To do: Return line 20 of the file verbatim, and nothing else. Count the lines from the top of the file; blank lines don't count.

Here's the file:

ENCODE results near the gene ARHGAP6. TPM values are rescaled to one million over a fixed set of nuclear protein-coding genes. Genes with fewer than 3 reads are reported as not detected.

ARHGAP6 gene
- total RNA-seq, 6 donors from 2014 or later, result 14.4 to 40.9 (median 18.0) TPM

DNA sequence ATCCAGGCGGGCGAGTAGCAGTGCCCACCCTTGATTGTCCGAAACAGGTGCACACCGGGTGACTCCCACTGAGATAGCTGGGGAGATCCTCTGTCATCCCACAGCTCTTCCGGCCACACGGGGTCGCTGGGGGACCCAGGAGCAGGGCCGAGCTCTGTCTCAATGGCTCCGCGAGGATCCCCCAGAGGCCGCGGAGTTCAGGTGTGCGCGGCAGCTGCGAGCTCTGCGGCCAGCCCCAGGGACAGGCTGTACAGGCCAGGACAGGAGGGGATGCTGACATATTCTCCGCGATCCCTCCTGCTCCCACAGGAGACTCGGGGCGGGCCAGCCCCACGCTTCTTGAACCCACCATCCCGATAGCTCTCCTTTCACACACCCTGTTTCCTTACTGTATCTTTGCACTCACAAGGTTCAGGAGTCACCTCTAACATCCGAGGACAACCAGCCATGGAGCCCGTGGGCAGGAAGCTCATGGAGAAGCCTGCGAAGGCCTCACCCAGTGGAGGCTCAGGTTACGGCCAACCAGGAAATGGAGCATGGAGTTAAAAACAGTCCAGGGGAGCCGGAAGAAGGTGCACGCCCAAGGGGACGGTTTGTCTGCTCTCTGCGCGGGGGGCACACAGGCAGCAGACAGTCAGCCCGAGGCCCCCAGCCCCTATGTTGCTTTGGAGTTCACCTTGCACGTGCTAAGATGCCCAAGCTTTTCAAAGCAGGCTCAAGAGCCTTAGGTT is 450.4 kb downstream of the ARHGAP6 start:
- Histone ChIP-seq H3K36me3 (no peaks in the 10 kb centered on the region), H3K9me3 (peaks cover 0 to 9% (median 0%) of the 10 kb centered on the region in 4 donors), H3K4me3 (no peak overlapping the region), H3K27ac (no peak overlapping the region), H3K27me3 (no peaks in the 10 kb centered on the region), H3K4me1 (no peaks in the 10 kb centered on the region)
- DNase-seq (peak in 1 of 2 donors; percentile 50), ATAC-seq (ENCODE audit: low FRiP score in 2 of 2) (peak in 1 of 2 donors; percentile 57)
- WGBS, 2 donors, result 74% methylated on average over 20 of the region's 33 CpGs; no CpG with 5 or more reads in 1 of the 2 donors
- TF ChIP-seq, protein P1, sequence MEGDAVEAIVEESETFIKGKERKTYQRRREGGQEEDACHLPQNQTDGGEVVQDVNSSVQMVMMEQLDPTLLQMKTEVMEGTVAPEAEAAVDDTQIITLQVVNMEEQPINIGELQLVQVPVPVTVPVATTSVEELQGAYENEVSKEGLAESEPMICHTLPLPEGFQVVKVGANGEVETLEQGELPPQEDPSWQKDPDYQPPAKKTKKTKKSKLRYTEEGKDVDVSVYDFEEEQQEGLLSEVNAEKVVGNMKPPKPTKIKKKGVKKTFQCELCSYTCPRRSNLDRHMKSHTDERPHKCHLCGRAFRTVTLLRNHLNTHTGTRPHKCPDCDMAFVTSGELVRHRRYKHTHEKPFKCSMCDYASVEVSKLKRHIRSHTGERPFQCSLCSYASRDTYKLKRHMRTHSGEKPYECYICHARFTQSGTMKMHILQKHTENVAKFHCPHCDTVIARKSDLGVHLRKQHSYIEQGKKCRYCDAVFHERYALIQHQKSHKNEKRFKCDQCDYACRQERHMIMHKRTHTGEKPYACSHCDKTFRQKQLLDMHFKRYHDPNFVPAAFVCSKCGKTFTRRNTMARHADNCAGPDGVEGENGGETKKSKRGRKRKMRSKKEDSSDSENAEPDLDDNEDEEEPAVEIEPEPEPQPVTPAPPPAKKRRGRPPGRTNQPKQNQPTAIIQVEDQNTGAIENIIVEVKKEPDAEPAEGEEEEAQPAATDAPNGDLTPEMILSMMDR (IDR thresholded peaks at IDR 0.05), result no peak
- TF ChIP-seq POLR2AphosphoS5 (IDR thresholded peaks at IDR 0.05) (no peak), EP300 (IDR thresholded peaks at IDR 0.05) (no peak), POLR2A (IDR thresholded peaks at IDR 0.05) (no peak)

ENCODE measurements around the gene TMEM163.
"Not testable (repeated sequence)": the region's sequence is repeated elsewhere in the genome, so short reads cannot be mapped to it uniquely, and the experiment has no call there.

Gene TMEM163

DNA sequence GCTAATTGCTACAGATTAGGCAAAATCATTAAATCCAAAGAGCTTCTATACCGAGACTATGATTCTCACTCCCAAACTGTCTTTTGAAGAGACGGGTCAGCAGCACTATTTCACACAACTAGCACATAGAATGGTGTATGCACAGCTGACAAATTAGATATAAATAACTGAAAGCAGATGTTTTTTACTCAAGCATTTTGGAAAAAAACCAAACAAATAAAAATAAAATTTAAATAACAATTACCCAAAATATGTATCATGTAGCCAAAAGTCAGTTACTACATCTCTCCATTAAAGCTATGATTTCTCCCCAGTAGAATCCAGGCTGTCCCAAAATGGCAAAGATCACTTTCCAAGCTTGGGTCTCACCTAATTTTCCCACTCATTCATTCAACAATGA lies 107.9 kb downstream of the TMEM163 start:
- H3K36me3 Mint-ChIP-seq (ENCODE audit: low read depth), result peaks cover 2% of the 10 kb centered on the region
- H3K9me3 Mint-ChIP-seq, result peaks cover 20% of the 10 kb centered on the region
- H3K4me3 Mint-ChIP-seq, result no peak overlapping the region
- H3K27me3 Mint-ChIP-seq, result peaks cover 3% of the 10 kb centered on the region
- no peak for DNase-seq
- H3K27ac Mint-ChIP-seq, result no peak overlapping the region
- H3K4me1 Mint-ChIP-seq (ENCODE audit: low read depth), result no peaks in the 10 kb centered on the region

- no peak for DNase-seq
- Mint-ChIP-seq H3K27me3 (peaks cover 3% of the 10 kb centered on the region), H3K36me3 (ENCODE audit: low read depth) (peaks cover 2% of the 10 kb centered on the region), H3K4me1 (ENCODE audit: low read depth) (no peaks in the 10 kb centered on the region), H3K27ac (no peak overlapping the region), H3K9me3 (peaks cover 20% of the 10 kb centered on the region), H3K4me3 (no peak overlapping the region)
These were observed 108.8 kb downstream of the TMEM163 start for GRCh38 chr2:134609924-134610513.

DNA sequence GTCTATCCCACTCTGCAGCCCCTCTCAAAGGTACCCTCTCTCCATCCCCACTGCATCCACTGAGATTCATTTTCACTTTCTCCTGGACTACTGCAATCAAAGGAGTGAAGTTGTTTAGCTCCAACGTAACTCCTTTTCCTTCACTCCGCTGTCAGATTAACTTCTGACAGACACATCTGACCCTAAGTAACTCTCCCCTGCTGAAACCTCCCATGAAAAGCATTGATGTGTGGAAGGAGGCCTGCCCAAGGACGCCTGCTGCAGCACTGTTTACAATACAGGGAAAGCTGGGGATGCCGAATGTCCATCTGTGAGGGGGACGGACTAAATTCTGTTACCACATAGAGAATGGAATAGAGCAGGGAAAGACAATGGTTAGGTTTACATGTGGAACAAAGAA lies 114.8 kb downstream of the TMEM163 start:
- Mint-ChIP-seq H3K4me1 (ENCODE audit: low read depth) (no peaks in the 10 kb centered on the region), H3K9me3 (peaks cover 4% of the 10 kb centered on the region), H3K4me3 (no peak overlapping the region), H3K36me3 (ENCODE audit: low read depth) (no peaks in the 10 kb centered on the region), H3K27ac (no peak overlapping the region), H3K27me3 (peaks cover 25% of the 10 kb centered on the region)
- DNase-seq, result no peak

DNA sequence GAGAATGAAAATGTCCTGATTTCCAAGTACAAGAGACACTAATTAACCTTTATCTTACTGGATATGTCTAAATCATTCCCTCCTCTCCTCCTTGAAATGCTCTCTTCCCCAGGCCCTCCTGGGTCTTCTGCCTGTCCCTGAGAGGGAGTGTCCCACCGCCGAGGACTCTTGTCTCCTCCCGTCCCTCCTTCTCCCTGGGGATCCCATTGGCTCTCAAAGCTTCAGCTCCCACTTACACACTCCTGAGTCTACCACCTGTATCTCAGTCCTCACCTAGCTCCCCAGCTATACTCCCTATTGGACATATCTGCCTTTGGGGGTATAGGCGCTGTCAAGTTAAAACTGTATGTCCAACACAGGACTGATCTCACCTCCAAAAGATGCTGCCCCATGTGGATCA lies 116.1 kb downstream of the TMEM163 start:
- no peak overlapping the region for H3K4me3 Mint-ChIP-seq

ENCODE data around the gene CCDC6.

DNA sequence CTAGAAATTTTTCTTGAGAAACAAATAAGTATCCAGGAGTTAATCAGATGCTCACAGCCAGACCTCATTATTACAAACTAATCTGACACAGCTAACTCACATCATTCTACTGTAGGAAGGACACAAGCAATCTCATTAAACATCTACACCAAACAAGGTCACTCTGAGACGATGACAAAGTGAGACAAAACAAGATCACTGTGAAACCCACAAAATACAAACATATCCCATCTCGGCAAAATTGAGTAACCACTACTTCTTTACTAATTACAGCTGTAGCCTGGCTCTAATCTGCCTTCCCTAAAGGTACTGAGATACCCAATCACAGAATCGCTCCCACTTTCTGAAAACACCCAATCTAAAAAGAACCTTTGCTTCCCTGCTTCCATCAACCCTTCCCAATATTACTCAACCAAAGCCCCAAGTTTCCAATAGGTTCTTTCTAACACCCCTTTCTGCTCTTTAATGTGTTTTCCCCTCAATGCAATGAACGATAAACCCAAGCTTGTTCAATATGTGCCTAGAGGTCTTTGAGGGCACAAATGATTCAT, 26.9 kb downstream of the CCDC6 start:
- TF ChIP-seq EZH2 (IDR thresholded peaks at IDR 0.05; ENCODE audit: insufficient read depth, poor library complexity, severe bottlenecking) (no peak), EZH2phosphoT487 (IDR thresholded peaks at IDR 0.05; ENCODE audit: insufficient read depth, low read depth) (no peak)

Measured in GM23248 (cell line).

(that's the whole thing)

- H3K4me1 Mint-ChIP-seq (ENCODE audit: low read depth), result no peaks in the 10 kb centered on the region